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Old 01-14-2018, 02:18 PM   #1
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Greyhawk battery disconnect switch needed?

My 2018 Greyhawk has a master rocker type switch for the house battery inside by exterior door/electric stairs. The dealer said the stairs still work with the house battery off, which makes me wonder what else may draw power with the master switch for the house battery off. I don't want to drain the house battery while in storage. Looking for advice if I should go ahead and put in a battery disconnect switch for storage or if the master built in works good enough. While in storage, there could be 2 months without usage.

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Old 01-14-2018, 02:21 PM   #2
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You'll still need to either install a disconnect switch or disconnect the battery if you keep it in storage without shore power. The other battery drains are the propane detector, the leveler electronics, the slide electronics, the entertainment center and possibly some other small draws.
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Old 01-14-2018, 03:58 PM   #3
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Shouldn't the RV master power switch keep those from powering? I'm thinking I'll go ahead and do it anyway, just to be safe. I haven't had it near by long enough to test and see what the switch actually removes power from when the built in master house battery switch is off.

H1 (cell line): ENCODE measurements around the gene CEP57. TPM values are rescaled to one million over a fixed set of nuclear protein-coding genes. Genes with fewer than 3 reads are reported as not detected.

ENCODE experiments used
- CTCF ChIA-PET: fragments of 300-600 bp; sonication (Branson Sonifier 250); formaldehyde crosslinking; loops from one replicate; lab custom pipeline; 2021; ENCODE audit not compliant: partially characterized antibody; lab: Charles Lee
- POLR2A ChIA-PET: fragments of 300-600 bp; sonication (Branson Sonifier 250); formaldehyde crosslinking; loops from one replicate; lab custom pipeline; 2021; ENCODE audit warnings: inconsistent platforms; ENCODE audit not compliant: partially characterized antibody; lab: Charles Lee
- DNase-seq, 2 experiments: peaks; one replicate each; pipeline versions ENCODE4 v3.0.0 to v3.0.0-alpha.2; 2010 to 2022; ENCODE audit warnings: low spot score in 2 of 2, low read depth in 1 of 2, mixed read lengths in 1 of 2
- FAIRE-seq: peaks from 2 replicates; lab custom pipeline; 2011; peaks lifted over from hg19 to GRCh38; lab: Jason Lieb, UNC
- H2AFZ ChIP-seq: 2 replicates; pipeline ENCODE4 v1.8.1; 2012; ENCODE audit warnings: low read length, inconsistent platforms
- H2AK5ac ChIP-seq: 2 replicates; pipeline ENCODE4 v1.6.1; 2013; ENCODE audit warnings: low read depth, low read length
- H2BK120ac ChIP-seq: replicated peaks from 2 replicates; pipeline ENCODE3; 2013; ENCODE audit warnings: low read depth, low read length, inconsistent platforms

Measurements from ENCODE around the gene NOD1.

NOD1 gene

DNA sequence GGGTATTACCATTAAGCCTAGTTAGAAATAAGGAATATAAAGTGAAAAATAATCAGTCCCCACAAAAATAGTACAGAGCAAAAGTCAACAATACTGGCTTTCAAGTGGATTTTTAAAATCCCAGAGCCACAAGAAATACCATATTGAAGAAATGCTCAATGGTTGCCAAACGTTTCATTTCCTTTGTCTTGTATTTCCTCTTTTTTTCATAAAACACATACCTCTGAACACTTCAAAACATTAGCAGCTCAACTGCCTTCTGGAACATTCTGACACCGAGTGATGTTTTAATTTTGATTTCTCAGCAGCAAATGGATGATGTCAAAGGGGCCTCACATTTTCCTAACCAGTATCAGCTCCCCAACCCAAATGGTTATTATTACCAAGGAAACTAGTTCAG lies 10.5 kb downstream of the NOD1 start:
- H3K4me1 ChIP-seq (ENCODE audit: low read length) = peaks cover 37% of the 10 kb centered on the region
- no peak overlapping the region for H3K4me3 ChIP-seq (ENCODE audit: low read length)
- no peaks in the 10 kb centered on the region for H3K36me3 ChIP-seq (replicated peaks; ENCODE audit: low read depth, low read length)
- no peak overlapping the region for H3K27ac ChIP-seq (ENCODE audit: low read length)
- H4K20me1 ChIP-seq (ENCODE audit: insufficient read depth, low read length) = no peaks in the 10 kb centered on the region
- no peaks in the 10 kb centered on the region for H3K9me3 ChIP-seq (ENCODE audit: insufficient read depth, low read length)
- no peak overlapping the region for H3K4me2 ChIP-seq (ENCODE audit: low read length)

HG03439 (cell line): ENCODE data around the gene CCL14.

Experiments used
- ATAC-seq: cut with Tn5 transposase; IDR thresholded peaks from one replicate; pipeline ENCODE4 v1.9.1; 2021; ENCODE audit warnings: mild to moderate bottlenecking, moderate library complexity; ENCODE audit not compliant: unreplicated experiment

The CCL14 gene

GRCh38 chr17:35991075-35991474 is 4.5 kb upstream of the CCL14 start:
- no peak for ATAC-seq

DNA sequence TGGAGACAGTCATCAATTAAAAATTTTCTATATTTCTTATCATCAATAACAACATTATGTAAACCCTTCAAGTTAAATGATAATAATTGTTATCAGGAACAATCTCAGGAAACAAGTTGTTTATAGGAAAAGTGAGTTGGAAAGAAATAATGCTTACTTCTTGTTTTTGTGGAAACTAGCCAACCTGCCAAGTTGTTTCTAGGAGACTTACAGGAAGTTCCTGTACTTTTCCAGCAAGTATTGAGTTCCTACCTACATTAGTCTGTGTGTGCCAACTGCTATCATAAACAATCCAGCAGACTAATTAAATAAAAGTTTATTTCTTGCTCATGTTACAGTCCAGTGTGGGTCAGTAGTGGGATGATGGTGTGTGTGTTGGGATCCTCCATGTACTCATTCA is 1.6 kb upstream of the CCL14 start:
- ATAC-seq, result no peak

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Old 01-14-2018, 07:03 PM   #4
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The item I know for sure keeps drawing a bit of juice is the propane detector.
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Old 01-14-2018, 07:28 PM   #5
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Vehicle battery?

So we have disconnected and pulled our house battery however the propane light is still on. A 2017 Greyhawk 29 MV. When I turned the ignition on to open a window I got several alarms that makes me think that these things are connected to the vehicle start up battery? I don't want to drain my vehicle battery..Anyone know what items are fed by the vehicle battery? Should I start it and run it( didn't want to get condensation as I'm in a very cold area, or have to uncover it.....)
Would appreciate advice...

Rick
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Old 01-14-2018, 09:06 PM   #6
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They may have wired the newer 29MVs propane detector into the chassis battery. However, besides that there's other parasitic draws on the chassis battery. The transmission, the engine ECU, the entertainment center (if the house battery is disconnected) all have a bit of a draw. I'm guessing the chassis battery is good for a couple or three weeks before it dies. I'm plugged in all the time and I keep the house battery charged that way. I also keep a battery tender hooked up to the chassis battery to maintain it.
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Old 01-15-2018, 09:30 AM   #7
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35 Days